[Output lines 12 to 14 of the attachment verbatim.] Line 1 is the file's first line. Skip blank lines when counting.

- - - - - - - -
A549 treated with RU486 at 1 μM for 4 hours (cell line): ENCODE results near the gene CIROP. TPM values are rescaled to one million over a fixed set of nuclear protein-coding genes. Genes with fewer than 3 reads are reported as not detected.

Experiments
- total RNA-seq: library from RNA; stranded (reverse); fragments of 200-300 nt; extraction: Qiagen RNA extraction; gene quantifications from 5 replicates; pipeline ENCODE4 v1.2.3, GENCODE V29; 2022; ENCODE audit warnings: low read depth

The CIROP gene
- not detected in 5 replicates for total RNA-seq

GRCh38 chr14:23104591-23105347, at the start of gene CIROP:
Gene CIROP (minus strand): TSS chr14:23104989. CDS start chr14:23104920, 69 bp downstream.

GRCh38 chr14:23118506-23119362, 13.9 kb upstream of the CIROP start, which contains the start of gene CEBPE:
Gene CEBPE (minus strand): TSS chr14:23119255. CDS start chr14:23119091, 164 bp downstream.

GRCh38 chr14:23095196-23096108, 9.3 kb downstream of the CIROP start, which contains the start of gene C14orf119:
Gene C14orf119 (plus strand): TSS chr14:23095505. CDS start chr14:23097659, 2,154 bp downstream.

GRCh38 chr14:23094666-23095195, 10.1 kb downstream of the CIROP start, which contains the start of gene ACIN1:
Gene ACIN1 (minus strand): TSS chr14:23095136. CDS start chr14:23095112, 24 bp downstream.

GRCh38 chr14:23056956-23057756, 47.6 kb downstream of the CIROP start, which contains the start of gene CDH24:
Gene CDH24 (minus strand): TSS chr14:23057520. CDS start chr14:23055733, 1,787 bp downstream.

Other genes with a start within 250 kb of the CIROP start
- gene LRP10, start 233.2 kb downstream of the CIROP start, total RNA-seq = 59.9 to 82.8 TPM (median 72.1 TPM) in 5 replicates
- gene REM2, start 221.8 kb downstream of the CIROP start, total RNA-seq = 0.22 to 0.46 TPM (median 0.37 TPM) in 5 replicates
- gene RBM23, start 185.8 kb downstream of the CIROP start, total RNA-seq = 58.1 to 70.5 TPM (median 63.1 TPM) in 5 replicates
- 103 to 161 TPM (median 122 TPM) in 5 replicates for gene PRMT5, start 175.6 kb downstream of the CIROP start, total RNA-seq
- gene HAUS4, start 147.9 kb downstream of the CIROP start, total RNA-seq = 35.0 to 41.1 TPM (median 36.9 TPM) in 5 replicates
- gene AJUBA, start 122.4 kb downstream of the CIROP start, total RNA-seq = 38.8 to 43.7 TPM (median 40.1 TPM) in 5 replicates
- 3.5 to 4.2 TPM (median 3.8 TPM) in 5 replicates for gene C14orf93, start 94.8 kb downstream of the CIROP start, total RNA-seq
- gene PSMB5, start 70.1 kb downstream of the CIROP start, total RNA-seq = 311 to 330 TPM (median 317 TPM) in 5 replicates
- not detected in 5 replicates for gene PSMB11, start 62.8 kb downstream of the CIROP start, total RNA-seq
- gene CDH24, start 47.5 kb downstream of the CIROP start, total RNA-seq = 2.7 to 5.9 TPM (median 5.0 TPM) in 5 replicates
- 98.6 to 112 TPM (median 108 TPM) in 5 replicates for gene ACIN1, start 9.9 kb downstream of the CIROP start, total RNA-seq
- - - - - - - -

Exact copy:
GRCh38 chr14:23094666-23095195, 10.1 kb downstream of the CIROP start, which contains the start of gene ACIN1:
Gene ACIN1 (minus strand): TSS chr14:23095136. CDS start chr14:23095112, 24 bp downstream.

GRCh38 chr14:23056956-23057756, 47.6 kb downstream of the CIROP start, which contains the start of gene CDH24: